fall 2006costas busch - rpi1 decidable languages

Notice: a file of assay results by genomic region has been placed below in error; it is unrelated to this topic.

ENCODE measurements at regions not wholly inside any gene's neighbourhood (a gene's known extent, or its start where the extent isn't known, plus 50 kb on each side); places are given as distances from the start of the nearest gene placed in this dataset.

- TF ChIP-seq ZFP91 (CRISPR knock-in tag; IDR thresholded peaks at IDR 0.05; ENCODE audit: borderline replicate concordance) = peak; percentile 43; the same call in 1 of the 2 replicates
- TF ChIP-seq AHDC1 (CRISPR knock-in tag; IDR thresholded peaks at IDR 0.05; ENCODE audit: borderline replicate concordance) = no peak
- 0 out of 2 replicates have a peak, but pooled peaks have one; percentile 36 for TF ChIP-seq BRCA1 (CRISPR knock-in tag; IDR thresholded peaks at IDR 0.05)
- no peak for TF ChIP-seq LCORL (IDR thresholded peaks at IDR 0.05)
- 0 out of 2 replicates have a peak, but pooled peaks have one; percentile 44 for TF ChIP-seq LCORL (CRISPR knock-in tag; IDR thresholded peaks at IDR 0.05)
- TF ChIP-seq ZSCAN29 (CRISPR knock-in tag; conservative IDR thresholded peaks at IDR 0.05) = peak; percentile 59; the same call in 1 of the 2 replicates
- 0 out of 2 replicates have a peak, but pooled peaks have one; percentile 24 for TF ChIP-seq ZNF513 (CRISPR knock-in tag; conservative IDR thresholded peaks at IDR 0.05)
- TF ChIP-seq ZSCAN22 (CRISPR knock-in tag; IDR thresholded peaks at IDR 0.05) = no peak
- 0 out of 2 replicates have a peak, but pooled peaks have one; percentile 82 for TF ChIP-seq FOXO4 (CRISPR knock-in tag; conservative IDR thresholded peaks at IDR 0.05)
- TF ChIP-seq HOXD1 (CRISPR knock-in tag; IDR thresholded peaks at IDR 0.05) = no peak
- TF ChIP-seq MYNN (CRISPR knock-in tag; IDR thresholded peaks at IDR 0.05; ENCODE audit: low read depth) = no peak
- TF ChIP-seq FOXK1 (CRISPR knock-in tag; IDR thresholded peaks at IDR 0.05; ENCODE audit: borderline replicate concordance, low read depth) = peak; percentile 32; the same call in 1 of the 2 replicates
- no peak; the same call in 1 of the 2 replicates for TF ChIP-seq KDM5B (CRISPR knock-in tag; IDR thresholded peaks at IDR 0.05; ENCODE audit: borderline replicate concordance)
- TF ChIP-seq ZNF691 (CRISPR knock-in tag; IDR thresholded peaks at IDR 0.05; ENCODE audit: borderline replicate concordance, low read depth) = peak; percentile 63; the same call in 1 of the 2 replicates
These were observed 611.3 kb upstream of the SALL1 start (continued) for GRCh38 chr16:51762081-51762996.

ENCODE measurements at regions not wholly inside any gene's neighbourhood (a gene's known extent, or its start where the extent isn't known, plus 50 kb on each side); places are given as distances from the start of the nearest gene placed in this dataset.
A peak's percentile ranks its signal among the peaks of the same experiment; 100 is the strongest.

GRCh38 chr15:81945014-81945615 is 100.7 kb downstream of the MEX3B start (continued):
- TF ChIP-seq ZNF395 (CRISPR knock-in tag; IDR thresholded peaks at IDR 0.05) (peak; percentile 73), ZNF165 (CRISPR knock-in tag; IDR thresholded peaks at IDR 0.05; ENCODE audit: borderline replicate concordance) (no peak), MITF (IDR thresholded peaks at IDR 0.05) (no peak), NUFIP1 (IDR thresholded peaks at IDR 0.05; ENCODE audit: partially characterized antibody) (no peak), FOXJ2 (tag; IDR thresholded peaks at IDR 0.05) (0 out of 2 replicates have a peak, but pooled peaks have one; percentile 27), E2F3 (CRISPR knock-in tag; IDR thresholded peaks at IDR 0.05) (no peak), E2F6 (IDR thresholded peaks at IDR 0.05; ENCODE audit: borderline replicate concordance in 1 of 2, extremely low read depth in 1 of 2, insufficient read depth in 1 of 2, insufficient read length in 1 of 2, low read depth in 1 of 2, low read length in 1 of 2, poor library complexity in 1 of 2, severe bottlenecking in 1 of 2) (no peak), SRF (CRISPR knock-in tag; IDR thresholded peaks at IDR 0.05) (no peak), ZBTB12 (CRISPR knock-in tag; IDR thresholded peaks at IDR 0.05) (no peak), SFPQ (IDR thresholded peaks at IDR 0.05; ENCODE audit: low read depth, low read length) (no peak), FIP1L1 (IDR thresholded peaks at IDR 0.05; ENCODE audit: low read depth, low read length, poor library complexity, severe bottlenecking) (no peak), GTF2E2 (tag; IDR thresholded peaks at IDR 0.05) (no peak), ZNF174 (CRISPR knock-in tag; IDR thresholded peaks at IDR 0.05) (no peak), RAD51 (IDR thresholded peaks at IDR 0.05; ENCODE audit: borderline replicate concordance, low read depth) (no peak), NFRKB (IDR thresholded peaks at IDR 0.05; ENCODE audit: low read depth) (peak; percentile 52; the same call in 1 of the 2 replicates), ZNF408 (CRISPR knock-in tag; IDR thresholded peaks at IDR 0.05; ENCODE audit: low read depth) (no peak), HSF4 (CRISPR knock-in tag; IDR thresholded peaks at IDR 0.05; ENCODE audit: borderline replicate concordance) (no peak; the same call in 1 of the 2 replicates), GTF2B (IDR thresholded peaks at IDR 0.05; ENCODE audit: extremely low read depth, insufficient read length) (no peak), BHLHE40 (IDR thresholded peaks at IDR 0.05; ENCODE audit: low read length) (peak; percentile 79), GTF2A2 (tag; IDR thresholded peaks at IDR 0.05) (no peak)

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Fall 2006Costas Busch - RPI1 Decidable Languages Slide 2 Fall 2006Costas Busch - RPI2 Recall that: A language is Turing-Acceptable if there is a Turing machine that accepts Also known as: Turing-Recognizable or Recursively-enumerable languages Slide 3 Fall 2006Costas Busch - RPI3 For any string : halts in an accept state halts in a non-accept state or loops forever Slide 4 Fall 2006Costas Busch - RPI4 Definition: A language is decidable if there is a Turing machine (decider) which accepts and halts on every input string Also known as recursive languages Slide 5 Fall 2006Costas Busch - RPI5 For any string : halts in an accept state halts in a non-accept state Every decidable language is Turing-Acceptable Slide 6 Fall 2006Costas Busch - RPI6 Sometimes, it is convenient to have Turing machines with single accept and reject states These are the only halting states That result to possible halting configurations Slide 7 Fall 2006Costas Busch - RPI7 We can convert any Turing machine to have single accept and reject states Old machine New machine Multiple accept states For each tape symbol One accept state Slide 8 Fall 2006Costas Busch - RPI8 For all tape symbols not used for read in the other transitions of Old machine New machine Multiple reject states One reject state Do the following for each possible halting state: For each Slide 9 Fall 2006Costas Busch - RPI9 Input string Accept Reject Decider for Decision On Halt: For a decidable language : For each input string, the computation halts in the accept or reject state Slide 10 Fall 2006Costas Busch - RPI10 Input string Turing Machine for For a Turing-Acceptable language : It is possible that for some input string the machine enters an infinite loop Slide 11 Fall 2006Costas Busch - RPI11 Is number prime? Corresponding language: Problem: We will show it is decidable Slide 12 Fall 2006Costas Busch - RPI12 On input number : Divide with all possible numbers between and If any of them divides Then reject Else accept Decider for : Slide 13 Fall 2006Costas Busch - RPI13 (Input string) is prime? Decider for PRIMES Input number YES NO the decider for the language solves the corresponding problem (Accept) (Reject) Slide 14 Fall 2006Costas Busch - RPI14 Theorem: If a language is decidable, then its complement is decidable too Proof: Build a Turing machine that accepts and halts on every input string ( is decider for ) Slide 15 Fall 2006Costas Busch - RPI15 Transform accept state to reject and vice-versa Slide 16 Fall 2006Costas Busch - RPI16 Accepts and halts on every input string 1. Let be the decider for If accepts then reject If rejects then accept Turing Machine On each input string do: 2. Run with input string END OF PROOF Slide 17 Fall 2006Costas Busch - RPI17 Undecidable Languages An undecidable language has no decider: There is a language which is Turing-Acceptable and undecidable We will show that: each Turing machine that accepts does not halt on some input string Slide 18 Fall 2006Costas Busch - RPI18 We will prove that there is a language : is not Turing-acceptable (not accepted by any Turing Machine) is Turing-acceptable Therefore, is undecidable the complement of a decidable language is decidable Slide 19 Fall 2006Costas Busch - RPI19 Decidable Turing-Acceptable Non Turing-Acceptable Slide 20 Fall 2006Costas Busch - RPI20 A Language which is not Turing Acceptable Slide 21 Fall 2006Costas Busch - RPI21 Consider alphabet Strings of : Slide 22 Fall 2006Costas Busch - RPI22 Consider Turing Machines that accept languages over alphabet They are countable: (There is an enumerator that generates them) Slide 23 Fall 2006Costas Busch - RPI23 Each machine accepts some language over Note that it is possible to have Since, a language could be accepted by more than one Turing machine for Slide 24 Fall 2006Costas Busch - RPI24 Example language accepted by Binary representation Slide 25 Fall 2006Costas Busch - RPI25 Example of binary representations Slide 26 Fall 2006Costas Busch - RPI26 Consider the language consists of the 1s in the diagonal Slide 27 Fall 2006Costas Busch - RPI27 Slide 28 Fall 2006Costas Busch - RPI28 Consider the language consists of the 0s in the diagonal Slide 29 Fall 2006Costas Busch - RPI29 Slide 30 Fall 2006Costas Busch - RPI30 Proof: is Turing-Acceptable Assume for contradiction that There must exist some machine that accepts : Theorem: Language is not Turing-Acceptable Slide 31 Fall 2006Costas Busch - RPI31 Question: Slide 32 Fall 2006Costas Busch - RPI32 Answer: Slide 33 Fall 2006Costas Busch - RPI33 Question: Slide 34 Fall 2006Costas Busch - RPI34 Answer: Slide 35 Fall 2006Costas Busch - RPI35 Question: Slide 36 Fall 2006Costas Busch - RPI36 Answer: Slide 37 Fall 2006Costas Busch - RPI37 Similarly: for any Because either: or the machine cannot exist is not Turing-Acceptable End of Proof Slide 38 Fall 2006Costas Busch - RPI38 Decidable Turing-Acceptable Non Turing-Acceptable Slide 39 Fall 2006Costas Busch - RPI39 A Language which is Turing-Acceptable and Undecidable Slide 40 Fall 2006Costas Busch - RPI40 There is a Turing machine that accepts Each machine that accepts doesnt halt on some input string Is Turing- Acceptable Undecidable We will prove that the language Slide 41 Fall 2006Costas Busch - RPI41 Slide 42 Fall 2006Costas Busch - RPI42 The languageTheorem: Is Turing-Acceptable Proof: We will give a Turing Machine that accepts Slide 43 Fall 2006Costas Busch - RPI43 Turing Machine that accepts For any input string Compute, for which Find Turing machine (using the enumerator for Turing Machines) Simulate on input If accepts, then accept End of Proof Slide 44 Fall 2006Costas Busch - RPI44 Observation: Turing-Acceptable Not Turing-acceptable (Thus, is undecidable) Slide 45 Fall 2006Costas Busch - RPI45 Decidable Turing-Acceptable Non Turing-Acceptable ? Slide 46 Fall 2006Costas Busch - RPI46 Theorem: is undecidable Proof: If is decidable Then is decidable Contradiction!!!! However, is not Turing-Acceptable! the complement of a decidable language is decidable Slide 47 Fall 2006Costas Busch - RPI47 Decidable Turing-Acceptable Not Turing-Acceptable Slide 48 Fall 2006Costas Busch - RPI48 Turing acceptable languages and Enumerators Slide 49 Fall 2006Costas Busch - RPI49 We will prove: If a language is decidable then there is an enumerator for it A language is Turing-acceptable if and only if there is an enumerator for it (weak result) (strong result) Slide 50 Fall 2006Costas Busch - RPI50 Theorem: if a language is decidable then there is an enumerator for it Proof: Let be the decider for Use to build the enumerator for Slide 51 Fall 2006Costas Busch - RPI51 Example: alphabet is (proper order) Let be an enumerator that prints all strings from input alphabet in proper order Slide 52 Fall 2006Costas Busch - RPI52 Enumerator for Repeat: 1. generates a string 2. checks if YES: print to output NO: ignore This part terminates, because is decidable Slide 53 Fall 2006Costas Busch - RPI53 Enumerator for string Give me next string Enumerates all strings of input alphabet Generates all Strings in alphabet If accepts then print to output Tests each string if it is accepted by output All strings of Slide 54 Fall 2006Costas Busch - RPI54 Example: Enumeration Output reject accept reject END OF PROOF Slide 55 Fall 2006Costas Busch - RPI55 Theorem: if language is Turing-Acceptable then there is an enumerator for it Proof: Let be the Turing machine that accepts Use to build the enumerator for Slide 56 Fall 2006Costas Busch - RPI56 Enumerator for Accepts Enumerates all strings of input alphabet in proper order Slide 57 Fall 2006Costas Busch - RPI57 Enumerator for Repeat:generates a string checks if YES: print to output NO: ignore NAIVE APPROACH Problem:If machine may loop forever Slide 58 Fall 2006Costas Busch - RPI58 executes first step on BETTER APPROACH Generates second string executes first step on second step on Generates first string Slide 59 Fall 2006Costas Busch - RPI59 Generates third string executes first step on second step on third step on And so on............ Slide 60 Fall 2006Costas Busch - RPI60 1 Step in computation of string 111 22 22 3333 String: 4444 Slide 61 Fall 2006Costas Busch - RPI61 If for any string machine halts in an accepting state then print on the output End of Proof Slide 62 Fall 2006Costas Busch - RPI62 Theorem: If for language there is an enumerator then is Turing-Acceptable Proof: Using the enumerator for we will build a Turing machine that accepts Slide 63 Fall 2006Costas Busch - RPI63 Input Tape Enumerator for Compare Turing Machine that accepts If same, Accept and Halt Give me the next string in the enumeration sequence Slide 64 Fall 2006Costas Busch - RPI64 Turing machine that accepts Loop: Using the enumerator of, generate the next string of For any input string Compare generated string with If same, accept and exit loop End of Proof Slide 65 Fall 2006Costas Busch - RPI65 By combining the last two theorems, we have proven: A language is Turing-Acceptable if and only if there is an enumerator for it